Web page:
Courtesy of Rover Oaks

My mom has always owned cats: first, Aspasia; now, Patema. She loves her cats. She might like me more if I were a cat (I kid).

The thing about cats and all pets, really, is that someone has to take care of them. There's not much to it—a little food, a little water, a little love. But the fact remains, somebody has got to do it every single day. 

So, what happens when you have to leave town? The answer for my mom and me is a pet sitter. They're (usually) inexpensive. The cat is always there when we return. All is good, great, and grand.

My neighbors, on the other hand, often choose to board their beloved pets, sometimes paying upwards of $50 a night for "resort" boarding. Why would they do that, I wonder, when I'm right here, ready to help (and also to make a quick buck).

I decided to investivate, eager to uncover the true reason my neighbors refuse to pay me for my expert petsitting services. Instead of just one, I found five reasons at the upscale Rover Oaks Pet Resort, which is south of 610, just a few blocks from Reliant Stadium, where prices for lodging start at $30.95 for dogs and $18 for cats but can go way up for VIP packages.

1. Resorts are reliable. A couple of years ago, my mom nearly refused to go to Italy when a pet sitter backed out at the last minute. That will never happen at a pet resort. No one will call in sick, and if they do, Rover Oaks employs an army of staff members, each as eager and able as the next to care for your pet.

Courtesy of Rover Oaks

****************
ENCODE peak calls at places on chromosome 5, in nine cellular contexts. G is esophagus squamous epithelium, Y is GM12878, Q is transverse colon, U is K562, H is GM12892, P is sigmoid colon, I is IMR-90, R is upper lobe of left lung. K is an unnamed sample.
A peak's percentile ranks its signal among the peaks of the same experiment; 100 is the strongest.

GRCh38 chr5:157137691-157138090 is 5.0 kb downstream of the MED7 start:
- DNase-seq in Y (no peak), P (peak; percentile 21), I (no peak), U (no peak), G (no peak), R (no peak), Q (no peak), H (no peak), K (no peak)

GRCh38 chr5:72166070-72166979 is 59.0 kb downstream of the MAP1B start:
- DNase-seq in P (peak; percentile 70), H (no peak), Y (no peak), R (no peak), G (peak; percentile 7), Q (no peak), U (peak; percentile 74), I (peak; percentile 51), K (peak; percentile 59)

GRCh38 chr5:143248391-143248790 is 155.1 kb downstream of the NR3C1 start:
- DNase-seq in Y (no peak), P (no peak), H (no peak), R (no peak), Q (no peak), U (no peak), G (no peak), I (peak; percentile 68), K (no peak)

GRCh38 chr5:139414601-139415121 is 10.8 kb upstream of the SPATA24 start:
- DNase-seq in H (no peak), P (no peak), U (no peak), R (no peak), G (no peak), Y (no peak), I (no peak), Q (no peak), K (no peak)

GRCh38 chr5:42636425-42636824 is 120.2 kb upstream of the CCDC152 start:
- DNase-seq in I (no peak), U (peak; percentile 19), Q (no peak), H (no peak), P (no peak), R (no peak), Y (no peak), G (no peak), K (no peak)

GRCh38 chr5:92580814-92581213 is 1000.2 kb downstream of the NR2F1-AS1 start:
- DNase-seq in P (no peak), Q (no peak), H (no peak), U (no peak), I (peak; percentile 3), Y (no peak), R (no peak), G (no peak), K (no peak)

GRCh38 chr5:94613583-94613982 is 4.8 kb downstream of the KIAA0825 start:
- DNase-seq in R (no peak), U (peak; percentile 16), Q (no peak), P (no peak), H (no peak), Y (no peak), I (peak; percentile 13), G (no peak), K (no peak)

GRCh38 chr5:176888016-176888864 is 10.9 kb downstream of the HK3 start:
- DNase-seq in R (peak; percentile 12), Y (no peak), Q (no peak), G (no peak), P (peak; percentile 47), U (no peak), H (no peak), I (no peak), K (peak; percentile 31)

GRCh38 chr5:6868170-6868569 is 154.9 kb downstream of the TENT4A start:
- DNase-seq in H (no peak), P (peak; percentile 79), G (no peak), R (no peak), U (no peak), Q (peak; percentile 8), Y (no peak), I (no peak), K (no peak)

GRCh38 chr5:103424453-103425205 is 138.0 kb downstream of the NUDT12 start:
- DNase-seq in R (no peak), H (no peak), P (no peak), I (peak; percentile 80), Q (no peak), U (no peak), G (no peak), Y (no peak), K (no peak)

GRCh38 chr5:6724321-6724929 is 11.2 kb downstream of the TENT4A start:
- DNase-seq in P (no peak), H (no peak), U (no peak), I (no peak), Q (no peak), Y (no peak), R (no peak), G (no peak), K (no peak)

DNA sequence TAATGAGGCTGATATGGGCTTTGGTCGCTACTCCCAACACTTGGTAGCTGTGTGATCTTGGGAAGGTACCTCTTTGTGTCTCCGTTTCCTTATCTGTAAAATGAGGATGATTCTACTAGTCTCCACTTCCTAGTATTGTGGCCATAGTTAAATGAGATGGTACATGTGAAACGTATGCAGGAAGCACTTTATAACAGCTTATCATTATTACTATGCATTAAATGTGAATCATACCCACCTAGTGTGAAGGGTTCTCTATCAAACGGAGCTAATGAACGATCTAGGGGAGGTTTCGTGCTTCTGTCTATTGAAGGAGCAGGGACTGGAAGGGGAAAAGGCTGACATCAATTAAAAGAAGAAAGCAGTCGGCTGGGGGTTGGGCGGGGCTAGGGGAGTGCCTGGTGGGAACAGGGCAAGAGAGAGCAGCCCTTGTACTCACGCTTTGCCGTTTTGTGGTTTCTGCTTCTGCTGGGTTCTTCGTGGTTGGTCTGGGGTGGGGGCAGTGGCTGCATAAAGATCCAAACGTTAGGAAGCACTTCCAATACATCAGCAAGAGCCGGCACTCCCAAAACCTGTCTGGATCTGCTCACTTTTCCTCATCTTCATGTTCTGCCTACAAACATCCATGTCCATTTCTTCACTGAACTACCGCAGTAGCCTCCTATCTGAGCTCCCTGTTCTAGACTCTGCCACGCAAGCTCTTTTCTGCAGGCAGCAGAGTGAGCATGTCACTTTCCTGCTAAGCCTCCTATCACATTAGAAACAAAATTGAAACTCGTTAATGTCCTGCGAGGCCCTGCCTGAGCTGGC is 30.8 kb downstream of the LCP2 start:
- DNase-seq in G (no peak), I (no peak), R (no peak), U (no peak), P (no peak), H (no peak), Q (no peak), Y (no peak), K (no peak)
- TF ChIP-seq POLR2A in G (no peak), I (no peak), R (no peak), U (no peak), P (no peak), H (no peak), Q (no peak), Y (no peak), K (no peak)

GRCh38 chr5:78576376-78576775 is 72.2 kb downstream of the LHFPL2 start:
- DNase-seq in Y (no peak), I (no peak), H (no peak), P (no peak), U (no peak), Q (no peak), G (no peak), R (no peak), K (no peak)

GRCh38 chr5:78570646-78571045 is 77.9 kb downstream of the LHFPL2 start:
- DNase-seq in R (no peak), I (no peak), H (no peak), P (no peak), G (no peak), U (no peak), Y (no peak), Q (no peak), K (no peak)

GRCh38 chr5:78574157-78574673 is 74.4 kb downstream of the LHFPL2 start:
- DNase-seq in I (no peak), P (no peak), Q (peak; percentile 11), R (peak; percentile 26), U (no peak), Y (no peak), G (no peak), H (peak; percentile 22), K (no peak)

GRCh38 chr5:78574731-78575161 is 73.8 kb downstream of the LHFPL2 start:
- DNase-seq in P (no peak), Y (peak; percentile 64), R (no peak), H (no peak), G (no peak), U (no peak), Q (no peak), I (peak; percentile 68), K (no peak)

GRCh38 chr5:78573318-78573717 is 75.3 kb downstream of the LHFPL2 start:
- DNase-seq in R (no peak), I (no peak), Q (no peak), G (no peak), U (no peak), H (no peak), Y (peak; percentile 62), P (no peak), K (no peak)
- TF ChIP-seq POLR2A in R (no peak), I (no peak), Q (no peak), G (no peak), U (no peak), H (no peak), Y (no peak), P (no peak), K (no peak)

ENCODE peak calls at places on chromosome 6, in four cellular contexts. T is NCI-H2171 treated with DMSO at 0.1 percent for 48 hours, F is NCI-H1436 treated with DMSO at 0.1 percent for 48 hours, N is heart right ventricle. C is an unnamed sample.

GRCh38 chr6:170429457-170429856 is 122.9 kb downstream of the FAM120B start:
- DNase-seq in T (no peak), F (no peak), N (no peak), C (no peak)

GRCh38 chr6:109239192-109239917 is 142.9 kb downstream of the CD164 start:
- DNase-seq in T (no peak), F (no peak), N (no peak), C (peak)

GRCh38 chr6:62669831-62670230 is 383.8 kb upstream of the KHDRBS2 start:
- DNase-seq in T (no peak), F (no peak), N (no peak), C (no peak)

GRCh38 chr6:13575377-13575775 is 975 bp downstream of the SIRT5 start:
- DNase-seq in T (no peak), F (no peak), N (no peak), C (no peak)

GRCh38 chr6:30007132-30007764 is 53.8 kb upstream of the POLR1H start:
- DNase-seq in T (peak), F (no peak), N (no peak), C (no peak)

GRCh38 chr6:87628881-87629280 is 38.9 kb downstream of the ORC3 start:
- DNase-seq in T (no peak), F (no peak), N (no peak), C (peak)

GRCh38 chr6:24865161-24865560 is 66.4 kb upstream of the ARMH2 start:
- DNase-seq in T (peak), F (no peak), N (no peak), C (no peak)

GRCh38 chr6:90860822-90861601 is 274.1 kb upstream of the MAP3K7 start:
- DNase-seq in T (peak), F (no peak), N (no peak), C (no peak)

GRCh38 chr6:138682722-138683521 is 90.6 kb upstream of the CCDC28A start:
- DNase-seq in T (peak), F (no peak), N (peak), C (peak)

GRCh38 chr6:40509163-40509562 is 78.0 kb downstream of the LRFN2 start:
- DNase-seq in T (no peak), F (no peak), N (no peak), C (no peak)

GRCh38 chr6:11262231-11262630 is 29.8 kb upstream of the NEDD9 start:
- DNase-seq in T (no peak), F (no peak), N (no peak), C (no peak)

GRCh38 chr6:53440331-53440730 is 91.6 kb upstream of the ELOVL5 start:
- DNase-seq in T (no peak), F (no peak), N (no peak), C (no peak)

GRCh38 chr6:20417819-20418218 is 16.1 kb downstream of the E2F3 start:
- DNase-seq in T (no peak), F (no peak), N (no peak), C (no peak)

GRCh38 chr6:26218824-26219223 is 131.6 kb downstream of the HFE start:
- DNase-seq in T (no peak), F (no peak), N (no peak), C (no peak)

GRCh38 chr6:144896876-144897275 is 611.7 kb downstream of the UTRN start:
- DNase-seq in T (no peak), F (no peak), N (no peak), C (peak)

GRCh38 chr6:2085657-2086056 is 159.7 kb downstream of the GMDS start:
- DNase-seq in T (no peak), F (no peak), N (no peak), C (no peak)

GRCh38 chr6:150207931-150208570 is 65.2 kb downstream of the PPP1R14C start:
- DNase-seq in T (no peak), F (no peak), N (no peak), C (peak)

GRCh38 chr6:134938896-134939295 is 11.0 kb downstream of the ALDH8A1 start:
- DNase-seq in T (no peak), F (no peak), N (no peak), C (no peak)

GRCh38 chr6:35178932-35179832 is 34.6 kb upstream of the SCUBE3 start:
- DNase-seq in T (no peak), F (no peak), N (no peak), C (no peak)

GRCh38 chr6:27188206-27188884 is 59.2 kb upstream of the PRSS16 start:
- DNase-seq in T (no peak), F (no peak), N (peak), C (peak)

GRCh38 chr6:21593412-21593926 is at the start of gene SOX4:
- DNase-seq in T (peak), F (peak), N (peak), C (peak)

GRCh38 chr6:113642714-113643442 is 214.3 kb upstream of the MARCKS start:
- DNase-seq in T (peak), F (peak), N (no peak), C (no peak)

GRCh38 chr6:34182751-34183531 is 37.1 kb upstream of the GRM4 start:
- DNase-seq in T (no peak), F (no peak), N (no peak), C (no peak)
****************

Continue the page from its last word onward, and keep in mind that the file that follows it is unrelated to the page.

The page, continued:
2. Resorts are safe. Pets are protected from every threat imaginable, starting with themselves. Dogs are separated by size, and cats only interact if their owners allow them to. Pets are also taught to tone down their aggressive nature with the encouragement of a variety of treats.

3. Your pet won't pick up bad habits. After one trip, and probably an overly involved sitter, we returned to a cat who refused (and still refuses) to use the litter without someone forcing her to at 7 p.m. sharp every night. Sigh. At Rover Oaks, I got the feeling that although pets are coddled, they are never spoiled. I bounded toward a huge, hairy beast (under the hair I found a dog) only to be warded off by its caretaker’s hand. I hung around until the dog finally sat down, and we were both rewarded—he with a treat; I with the pleasure of petting him. 

4. Your pet will come back exhausted (the good I-just-got-back-from-summer-camp exhausted, not the bad I-didn't-get-a-wink-of-sleep-all-week exhausted). Every time I go on vacation, I come back expecting my cat to greet me warmly, which she does. And then she starts wanting to be fed, scratched, let outside, played with, etc. And I do it because I love her. But after a long airplane trip, I'd much rather fall into bed than play with a pushy cat. Leaving Patema at a pet resort seems like a good way of circumventing the problem. Not all resorts will offer the opportunity to spend vast amounts of time outside, but it does seem like a worthwhile cost.

Courtesy of Rover Oaks

5. Your pet will probably have a nicer room than you. Rover Oaks has two forms of accommodations: the Bunkhouse Suites, which are most like a kennel but still spacious and air conditioned (not always standard abroad), and the Luxury Suites, which are state-of-the-art lodgings, a.k.a. fancy! Each one is equipped with a sliding plastic door, sofas, rugs, and yes, a TV. So while you may have missed the last episode of House, your dog did not. 

Courtesy of Rover Oaks

The bottom line is, Rover Oaks, and many other pet resorts, is run by people who went to school to study animals—everything about them, both emotionally and physically. They are great caregivers, and just really love animals. Leaving your pet with a pet sitter may be the most convenient and cheapest option for you, but if you really want to pamper your pet, a resort is the way to go.

Oh, and at Rover Oaks, you'll get a pet report card detailing how your pet ate, rested, interacted, etc. after his/her stay. Wait—that's six reasons!

Courtesy of Rover Oaks

 

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